Member Since:
January 2019
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> 2 weeks ago
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About William

"Do not fear death; fear the unlived life." Ever since I read that advice given by Pa Tuck in Natalie Babbitt's Tuck Everlasting, I have thought of that as my rallying call. I do not want to come to the end of my days (at 49 years old, still—so I hope—a ways off) and look back and realize to my horror, "Wow, what a waste!" A product of a bad childhood, I have stumbled through my adulthood, always though managing to keep on the path of my own happiness. The one constant through all of it has been my writing, which has lived in symbiosis with my meandering that path. My writing has served as my journal of that journey, and my journey has provided me the well of emotions and experiences to embue my writing and give it meaning—to me at least. For that I have always loved my writing, whom I consider my friend (at low points in my life, my only one—but, at those lowest points, I have never been alone, and that has made all the difference). Though my short stories and novellas have served those dual roles well, it has been these screenplays which have truly fed my soul. I'm not even sure why, but the screenplays channel my emotions more than any other form of writing, and, when I combine that quality of them for which I am so grateful with the intellectual and creative challenge of my being able to tell an entire story, in all its layered complexity, only via the two mechanisms of what can be seen and what can be heard, I'm glad I came upon this medium of storytelling, which I have come to adore. My screenplays make me feel something, and I'm proud to say they, at times, have made me feel the ecstatic agony which signals that I am truly alive and living the moment. I hope my screenplays will make others feel the same. After all, we read stories, we tell stories, we watch stories, we hear stories, all so that we may feel something. As I constantly remind myself: "Heart first; head, second."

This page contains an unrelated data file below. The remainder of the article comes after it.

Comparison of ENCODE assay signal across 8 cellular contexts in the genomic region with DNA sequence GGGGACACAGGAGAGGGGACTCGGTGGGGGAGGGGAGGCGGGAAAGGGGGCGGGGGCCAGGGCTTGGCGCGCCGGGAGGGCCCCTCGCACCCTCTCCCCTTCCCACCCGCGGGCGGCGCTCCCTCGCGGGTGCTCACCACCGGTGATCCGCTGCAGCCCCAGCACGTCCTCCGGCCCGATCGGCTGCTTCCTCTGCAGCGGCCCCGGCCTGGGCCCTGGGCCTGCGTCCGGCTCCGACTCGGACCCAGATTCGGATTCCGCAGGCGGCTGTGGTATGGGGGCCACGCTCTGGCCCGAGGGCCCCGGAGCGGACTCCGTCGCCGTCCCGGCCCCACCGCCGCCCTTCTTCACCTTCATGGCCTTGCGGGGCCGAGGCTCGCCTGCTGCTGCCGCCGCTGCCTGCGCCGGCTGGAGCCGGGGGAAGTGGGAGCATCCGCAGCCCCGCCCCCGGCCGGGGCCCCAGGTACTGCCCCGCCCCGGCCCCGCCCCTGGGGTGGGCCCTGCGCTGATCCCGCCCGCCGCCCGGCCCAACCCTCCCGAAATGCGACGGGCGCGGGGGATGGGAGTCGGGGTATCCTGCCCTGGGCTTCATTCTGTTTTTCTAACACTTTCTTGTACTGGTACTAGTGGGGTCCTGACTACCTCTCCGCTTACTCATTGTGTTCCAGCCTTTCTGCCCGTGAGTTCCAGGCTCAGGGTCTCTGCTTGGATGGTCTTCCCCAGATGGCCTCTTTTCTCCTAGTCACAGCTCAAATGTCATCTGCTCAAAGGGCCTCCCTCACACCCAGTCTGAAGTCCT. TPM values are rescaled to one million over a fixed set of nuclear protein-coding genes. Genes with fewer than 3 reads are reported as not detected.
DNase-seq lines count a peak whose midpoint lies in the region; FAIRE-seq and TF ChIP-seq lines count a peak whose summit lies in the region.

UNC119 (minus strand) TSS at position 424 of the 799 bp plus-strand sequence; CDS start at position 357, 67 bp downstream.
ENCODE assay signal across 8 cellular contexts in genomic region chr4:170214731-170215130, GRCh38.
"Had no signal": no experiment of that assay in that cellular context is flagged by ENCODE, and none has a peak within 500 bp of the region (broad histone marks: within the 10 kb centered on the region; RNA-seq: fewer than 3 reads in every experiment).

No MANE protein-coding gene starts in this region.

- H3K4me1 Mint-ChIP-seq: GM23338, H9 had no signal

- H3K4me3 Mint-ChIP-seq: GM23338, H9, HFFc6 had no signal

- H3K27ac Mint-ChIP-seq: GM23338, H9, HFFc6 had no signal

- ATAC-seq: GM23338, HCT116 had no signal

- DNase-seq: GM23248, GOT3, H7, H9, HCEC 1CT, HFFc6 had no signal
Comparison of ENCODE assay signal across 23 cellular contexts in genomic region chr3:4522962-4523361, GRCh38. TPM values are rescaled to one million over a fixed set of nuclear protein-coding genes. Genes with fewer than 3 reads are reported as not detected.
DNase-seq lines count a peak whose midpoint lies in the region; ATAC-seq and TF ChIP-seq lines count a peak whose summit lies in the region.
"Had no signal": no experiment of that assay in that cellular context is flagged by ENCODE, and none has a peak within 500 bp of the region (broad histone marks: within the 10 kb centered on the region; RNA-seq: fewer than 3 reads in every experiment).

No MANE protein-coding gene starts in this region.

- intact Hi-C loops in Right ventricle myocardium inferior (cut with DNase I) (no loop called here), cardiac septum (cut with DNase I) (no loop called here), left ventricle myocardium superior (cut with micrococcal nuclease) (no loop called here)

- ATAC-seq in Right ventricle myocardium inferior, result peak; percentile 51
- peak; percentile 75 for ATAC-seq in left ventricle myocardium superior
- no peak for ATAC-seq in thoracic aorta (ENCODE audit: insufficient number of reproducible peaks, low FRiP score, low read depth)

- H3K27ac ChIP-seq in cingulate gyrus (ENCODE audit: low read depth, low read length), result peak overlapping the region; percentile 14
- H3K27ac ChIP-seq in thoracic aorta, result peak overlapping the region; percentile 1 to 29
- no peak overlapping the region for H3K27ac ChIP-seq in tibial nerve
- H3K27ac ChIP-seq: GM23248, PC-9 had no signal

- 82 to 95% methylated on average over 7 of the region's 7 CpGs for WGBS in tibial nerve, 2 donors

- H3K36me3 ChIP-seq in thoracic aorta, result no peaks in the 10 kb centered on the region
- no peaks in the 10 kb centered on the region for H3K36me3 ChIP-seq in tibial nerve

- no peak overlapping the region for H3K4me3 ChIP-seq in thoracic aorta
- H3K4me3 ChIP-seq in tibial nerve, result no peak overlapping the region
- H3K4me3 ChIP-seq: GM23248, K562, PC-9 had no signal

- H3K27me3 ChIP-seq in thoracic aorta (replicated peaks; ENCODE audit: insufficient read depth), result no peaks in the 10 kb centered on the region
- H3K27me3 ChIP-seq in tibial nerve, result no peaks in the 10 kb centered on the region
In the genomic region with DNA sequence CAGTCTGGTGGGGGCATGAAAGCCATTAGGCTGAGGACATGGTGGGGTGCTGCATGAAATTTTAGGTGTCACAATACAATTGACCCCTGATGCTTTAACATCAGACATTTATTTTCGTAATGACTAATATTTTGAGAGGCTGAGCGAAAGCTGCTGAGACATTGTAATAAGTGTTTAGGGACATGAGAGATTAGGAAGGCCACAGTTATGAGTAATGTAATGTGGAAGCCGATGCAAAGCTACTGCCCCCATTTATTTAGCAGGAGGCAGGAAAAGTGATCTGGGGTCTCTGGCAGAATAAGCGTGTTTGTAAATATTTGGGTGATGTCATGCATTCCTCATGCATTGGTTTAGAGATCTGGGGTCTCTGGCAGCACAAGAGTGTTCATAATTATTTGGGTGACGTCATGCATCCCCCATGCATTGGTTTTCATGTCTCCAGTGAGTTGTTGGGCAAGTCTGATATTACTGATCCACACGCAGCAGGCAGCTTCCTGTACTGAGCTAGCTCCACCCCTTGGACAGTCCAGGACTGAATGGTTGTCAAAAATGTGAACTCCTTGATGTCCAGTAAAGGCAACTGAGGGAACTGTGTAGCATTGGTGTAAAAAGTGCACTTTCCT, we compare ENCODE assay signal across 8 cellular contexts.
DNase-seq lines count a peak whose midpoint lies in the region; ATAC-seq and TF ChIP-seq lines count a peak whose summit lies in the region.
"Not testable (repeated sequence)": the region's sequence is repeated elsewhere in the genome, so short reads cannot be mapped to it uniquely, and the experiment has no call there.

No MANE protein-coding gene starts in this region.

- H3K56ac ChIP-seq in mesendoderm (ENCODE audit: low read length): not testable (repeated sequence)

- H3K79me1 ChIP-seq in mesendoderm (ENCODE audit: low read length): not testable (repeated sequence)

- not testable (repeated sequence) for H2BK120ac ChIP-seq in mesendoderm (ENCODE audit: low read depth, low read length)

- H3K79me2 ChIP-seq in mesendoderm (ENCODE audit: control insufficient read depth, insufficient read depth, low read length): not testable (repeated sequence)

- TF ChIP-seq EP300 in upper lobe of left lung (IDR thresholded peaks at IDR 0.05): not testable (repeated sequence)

Unique traits: I love, read, and teach the Latin Language.


  • The Juggler's Act

    The Juggler's Act Budget: $1M - $5M | Drama A teenager who plays everything safe battles his desire to sing and dance which refuses to stay buried while he struggles to accept his force-of-nature grandfather’s laser-focused expectation his grandson will become the third generation to run the family business.

  • Dirty Windows

    Dirty Windows Budget: $1M - $5M | Drama Three gay teens try to escape their overwhelming lives by setting out on an ill-fated journey through the backwoods of South Carolina.

  • High Tide Line

    High Tide Line Budget: $100K - $1M | Drama When he pulls one reckless stunt too many, a cocky teenager with a mysterious ability to heal clashes with his loving but overwhelmed father, who sees his once thoughtful and kind son teetering on...evil.

  • Encounters

    Encounters Budget: $0 - $100K | Drama A seemingly-happy college grad faces reconciling the repeated loss he’s running from when he encounters a terminally-ill hitchhiker who refuses to give up on the joy of life.

  • Activity Bus #61

    Activity Bus #61 Budget: $0 - $100K | Drama After a horrific school bus accident takes the life of the girl they both have feelings for, a beat-of-his-own-drum nerd and a high school jock learn that they don't have to play the roles the world has cast them in.


  • Quarter-Finalist, BlueCat Screenplay Competition, The Juggler's Act

  • Semi-Finalist, Screencraft Launch Million Dollar Student Screenplay Competition, Dirty Windows

  • Quarter-Finalist, Screencraft Short Screenplay Contest, Ya Gotta Break a Few Eggs...

  • Third Place, First Half 2014 Contest sponsored by The Writers Place, Close Encounter

  • Finalist, Contest of Contest Winners, Activity Bus #61

  • Semi-Finalist, Gimme Credit International Screenplay Competition, Activity Bus #61

  • Semi-Finalist, Gimme Credit International Screenplay Competition, Dirty Windows


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